96. Charles Harrison “I’m Always Chasing Rainbows” (1918)
97. Roy Acuff “Wabash Cannonball” (1938)
98. Ray Noble “I’ve Got You Under My Skin” (1936)
99. Ben Selvin “I’m Forever Blowing Bubbles” (1919)
100. Bert Williams “Nobody” (1906)


Resources and Related Links:

First posted 11/23/2018; last updated 6/30/2021.

Children’s Songs and Nursery Rhymes: Top 100

Children’s Songs and Nursery Rhymes:

Top 100

While most of the song lists at Dave’s Music Database focus on specific recordings by specific artists, this list focuses on songs without any specific recordings. This is an aggregate of 30 best-of lists focused on children’s songs and nursery rhymes. Some of the nursery rhymes date back a few centuries while there are also songs from the last decade which were popularized in Disney films and other animated fare. The song’s title and year of publication are listed.

Click here to see other genre-specific song lists.

1. “Old MacDonald Had a Farm” (1706)
2. “Twinkle, Twinkle Little Star” (1806)
3. “The Itsy Bitsy Spider” (1910)
4. “The Wheels on the Bus” (1939)
5. “Row, Row, Row Your Boat” (1852)
6. “If You’re Happy and You Know It” (1905)
7. “Alphabet Song (The ABC Song)” (1761)
8. “Bingo (B-I-N-G-O)” (1780)
9. “Head, Shoulders, Knees and Toes” (1961)
10. “Five Little Monkeys Jumping on the Bed” (based on “Shortenin’ Bread,” 1900)

11. “Mary Had a Little Lamb” (1830)
12. “Frere Jacques (Are You Sleeping?)” (1780)
13. “London Bridge Is Falling Down” (1744)
14. “I’m a Little Teapot” (1939)
15. “The Hokey Pokey” (1826)
16. “Do You Know the Muffin Man?” (1829)
17. “You Are My Sunshine” (1940)
18. “She’ll Be Comin’ ‘Round the Mountain” (1870)
19. “Hush Little Baby” (1918)
20. “This Old Man (Nick Nack Paddiwak)” (1842)

21. “Baa Baa Black Sheep” (1744)
22. “Pat-a-Cake, Pat-a-Cake, Baker's Man” (1698)
23. “Ring Around the Rosie” (1881)
24. “Five Little Ducks Went Swimming One Day” (1982)
25. “Hickory Dickory Dock” (1744)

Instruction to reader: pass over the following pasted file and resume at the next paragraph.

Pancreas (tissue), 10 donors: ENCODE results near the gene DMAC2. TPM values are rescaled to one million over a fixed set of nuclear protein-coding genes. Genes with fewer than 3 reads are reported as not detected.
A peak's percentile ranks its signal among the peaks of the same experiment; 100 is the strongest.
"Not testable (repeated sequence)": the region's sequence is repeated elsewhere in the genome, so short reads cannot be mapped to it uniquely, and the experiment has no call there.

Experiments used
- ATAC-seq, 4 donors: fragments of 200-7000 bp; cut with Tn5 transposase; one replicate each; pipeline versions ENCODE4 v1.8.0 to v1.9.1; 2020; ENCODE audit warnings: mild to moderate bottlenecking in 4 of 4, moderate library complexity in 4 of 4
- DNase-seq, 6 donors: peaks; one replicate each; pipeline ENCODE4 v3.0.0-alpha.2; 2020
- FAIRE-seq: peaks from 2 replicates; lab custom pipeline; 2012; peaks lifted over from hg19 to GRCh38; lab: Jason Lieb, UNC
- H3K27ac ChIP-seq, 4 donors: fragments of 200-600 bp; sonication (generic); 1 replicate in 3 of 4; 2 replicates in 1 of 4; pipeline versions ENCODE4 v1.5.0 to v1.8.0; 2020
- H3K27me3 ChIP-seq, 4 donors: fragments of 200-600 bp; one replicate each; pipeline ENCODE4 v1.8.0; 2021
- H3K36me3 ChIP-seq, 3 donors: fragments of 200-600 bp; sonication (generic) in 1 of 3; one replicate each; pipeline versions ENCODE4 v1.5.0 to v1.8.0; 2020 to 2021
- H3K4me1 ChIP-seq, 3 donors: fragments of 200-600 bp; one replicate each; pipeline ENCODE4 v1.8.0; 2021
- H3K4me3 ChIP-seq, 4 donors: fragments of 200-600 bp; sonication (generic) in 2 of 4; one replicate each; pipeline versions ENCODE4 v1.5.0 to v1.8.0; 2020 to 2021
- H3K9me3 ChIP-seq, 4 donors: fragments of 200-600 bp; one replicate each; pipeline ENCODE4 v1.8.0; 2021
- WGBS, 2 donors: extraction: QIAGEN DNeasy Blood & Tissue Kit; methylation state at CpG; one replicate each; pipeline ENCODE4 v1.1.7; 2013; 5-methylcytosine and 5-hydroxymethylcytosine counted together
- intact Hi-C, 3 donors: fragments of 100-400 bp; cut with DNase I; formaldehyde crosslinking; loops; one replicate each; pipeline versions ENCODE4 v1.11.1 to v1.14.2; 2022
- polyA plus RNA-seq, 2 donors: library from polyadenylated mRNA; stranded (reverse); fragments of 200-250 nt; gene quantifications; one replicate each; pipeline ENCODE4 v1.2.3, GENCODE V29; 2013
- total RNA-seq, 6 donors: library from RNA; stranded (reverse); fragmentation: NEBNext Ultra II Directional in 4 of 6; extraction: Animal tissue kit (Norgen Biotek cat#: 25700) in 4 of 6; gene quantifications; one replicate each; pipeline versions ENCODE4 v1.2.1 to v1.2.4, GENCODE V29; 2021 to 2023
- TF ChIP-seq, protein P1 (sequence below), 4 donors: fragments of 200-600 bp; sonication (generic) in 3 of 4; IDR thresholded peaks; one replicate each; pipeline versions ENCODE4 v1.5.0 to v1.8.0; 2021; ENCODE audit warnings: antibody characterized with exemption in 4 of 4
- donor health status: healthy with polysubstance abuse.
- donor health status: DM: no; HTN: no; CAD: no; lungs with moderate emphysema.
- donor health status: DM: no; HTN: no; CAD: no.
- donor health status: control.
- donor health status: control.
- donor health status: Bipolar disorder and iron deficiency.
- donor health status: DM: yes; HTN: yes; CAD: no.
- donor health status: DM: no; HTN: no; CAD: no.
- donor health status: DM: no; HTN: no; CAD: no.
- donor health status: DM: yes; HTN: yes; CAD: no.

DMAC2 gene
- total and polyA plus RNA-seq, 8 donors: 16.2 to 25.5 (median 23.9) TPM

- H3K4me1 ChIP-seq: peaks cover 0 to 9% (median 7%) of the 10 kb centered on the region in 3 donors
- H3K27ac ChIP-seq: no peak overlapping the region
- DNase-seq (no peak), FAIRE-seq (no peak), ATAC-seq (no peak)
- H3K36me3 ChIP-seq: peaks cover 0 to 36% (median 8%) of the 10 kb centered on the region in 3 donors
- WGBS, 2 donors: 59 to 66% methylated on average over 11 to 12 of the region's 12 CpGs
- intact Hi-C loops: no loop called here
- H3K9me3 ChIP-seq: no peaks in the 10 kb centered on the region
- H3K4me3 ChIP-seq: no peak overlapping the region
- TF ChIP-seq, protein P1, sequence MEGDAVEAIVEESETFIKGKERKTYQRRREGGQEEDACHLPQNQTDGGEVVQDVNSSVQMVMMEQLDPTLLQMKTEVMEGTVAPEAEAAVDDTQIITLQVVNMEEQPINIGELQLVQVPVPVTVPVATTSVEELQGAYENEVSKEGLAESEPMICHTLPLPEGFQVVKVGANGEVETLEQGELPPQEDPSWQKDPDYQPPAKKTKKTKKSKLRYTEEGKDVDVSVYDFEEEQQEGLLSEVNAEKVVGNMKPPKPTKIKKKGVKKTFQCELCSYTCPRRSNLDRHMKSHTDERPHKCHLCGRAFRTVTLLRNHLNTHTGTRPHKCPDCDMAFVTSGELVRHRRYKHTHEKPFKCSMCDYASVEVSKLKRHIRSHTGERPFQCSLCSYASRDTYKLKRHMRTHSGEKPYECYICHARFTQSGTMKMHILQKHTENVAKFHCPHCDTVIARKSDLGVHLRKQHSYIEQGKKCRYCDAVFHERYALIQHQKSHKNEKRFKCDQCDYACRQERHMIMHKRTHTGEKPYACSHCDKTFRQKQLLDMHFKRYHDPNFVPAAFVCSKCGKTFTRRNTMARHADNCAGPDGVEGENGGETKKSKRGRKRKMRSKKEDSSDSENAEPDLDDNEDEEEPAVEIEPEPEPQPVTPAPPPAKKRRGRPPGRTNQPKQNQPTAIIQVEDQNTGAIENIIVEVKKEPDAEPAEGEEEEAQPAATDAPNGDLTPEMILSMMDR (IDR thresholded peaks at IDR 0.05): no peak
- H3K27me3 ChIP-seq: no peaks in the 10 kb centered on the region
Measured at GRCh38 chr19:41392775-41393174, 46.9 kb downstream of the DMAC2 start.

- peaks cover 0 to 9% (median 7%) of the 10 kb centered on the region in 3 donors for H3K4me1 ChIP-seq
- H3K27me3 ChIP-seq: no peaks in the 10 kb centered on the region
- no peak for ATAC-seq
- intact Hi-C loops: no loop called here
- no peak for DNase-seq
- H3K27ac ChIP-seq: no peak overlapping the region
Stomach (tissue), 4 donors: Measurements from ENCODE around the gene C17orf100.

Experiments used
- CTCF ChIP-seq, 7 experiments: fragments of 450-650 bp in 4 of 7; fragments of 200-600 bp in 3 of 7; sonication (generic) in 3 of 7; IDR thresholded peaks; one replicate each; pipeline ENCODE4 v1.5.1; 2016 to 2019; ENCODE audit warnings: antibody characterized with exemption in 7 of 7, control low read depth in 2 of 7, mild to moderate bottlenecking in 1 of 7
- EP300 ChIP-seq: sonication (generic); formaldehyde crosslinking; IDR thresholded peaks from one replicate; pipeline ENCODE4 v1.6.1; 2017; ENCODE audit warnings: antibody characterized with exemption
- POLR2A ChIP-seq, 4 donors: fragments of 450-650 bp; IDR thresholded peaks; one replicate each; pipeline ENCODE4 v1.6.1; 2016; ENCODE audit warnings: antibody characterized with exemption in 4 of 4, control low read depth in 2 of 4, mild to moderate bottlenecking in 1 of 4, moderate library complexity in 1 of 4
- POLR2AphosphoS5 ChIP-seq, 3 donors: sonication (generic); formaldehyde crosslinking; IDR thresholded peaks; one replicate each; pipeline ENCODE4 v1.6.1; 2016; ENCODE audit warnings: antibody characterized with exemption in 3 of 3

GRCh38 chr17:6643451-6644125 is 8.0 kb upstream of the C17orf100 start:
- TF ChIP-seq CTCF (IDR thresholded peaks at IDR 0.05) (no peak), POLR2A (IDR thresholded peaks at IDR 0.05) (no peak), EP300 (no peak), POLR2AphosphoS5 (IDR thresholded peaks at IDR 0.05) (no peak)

26. “Baby Shark” (2016) *
27. “Yankee Doodle” (1754)
28. “Humpty Dumpty” (1797)
29. “The Ants Go Marching” (based on “When Johnny Comes Marching Home,” 1863)
30. “The Farmer in the Dell” (1883)

31. “Take Me Out to the Ball Game” (1908)
32. “I’ve Been Working on the Railroad” (1894)
33. “Jack and Jill” (1765)
34. “Skip to My Lou” (1832)
35. “Ten in the Bed (Roll Over)” (?)
36. “Do Your Ears Hang Low?” (1900)
37. “Home on the Range” (1873)
38. “Pop Goes the Weasel” (1853)
39. “Down by the Bay” (1976)
40. “This Is the Way” (?)

41. “The Grand Old Duke of York” (1642)
42. “The Bear Went Over the Mountain” (?)
43. “Little Bo Peep” (1870)
44. “Baby Beluga” (1980)
45. “When You Wish Upon a Star” (from Pinocchio, 1940)
46. “Alouette” (1879)
47. “Hey Diddle Diddle” (1765)
48. “Rain, Rain Go Away” (1687)
49. “Old King Cole” (1708)
50. “This Land Is Your Land” (1944)

51. “Let It Go” (from Frozen, 2013)
52. “The Bare Necessities” (from The Jungle Book, 1967)
53. “Sing a Song of Sixpence” (1790)
54. “Happy” (from Despicable Me 2, 2013)
55. “Rock-a-Bye Baby” (1884)
56. “The Doggie in the Window” (1953)
57. “Three Blind Mice” (1609)
58. “You’re Welcome” (from Moana, 2016)
59. “Five Little Speckled Frogs” (?)
60. “O Where, O Where Has My Little Dog Gone” (1864)

61. “Happy Birthday to You” (1893)
62. “On Top of Old Smoky” (1841)
63. “Hot Cross Buns” (1798)
64. “My Bonnie Lies Over the Ocean” (1881)
65. “Hakuna Matata” (from The Lion King, 1994)
66. “Polly Wolly Doodle (All the Day)” (1843)
67. “A-Tisket, A-Tasket” (1938)
68. “Little Miss Muffet” (1805)
69. “Pease Porridge Hot” (1760)
70. “This Little Piggie Went to Market” (1760)

71. “Oh Susanna” (1846)
72. “Here We Go Round the Mulberry Bush” (1842)
73. “Little Jack Horner” (1902)
74. “Skinnamarink (aka ‘Skidamarink’)” (1910)
75. “There’s a Hole in My Bucket” (1700)
76. “Polly Put the Kettle On” (1803)
77. “Lavender Blue (Dilly Dilly)” (from So Dear to My Heart, 1948)
78. “When the Saints Go Marching In” (1896)
79. “One, Two, Buckle My Shoe” (1805)
80. “Daisy Bell (A Bicycle Built for Two)” (1893)

81. “Can’t Stop the Feeling!” (from Trolls, 2016)
82. “Over the River and Through the Woods” (1844)
83. “Over the Rainbow” (from The Wizard of Oz, 1939)
84. “Michael Row the Boat Ashore” (1867)
85. “There Was a Crooked Man” (1842)
86. “Do You Want to Build a Snowman?” (from Frozen, 2013)
87. “John Jacob Jingleheimer Schmidt” (1926)
88. “Brahms' Lullaby (Wiegenlied) (aka ‘Cradle Song’)” (1868)
89. “Do Re Mi” (from The Sound of Music, 1959)
90. “Froggie Went A-Courtin’” (1700)

91. “For He’s a Jolly Good Fellow” (1709)
92. “Amazing Grace” (1800)
93. “Shortenin’ Bread” (1900)
94. “Be My Little Baby Bumble Bee” (1912)
95. “Eeeney Meeney Miney Moe” (1820)
96. “Miss Mary Mack” (1888)
97. “Kumbayah” (1926)
98. “Jimmy Crack Corn (The Blue Tail Fly)” (1848)
99. “Little Boy Blue” (1891)
100. “Peter Cottontail” (1950)

* This song has origins much earlier than 2016, but it became a sensation that year when Pinkfong released a video for it which has since become the most-watched video of all time on YouTube with more than 8 billion views.


Resources and Related Links:

First posted 6/30/2021.

The Top 100 Songs of Pre-Recorded Music History

Pre-Recorded Music History:

Top 100 Songs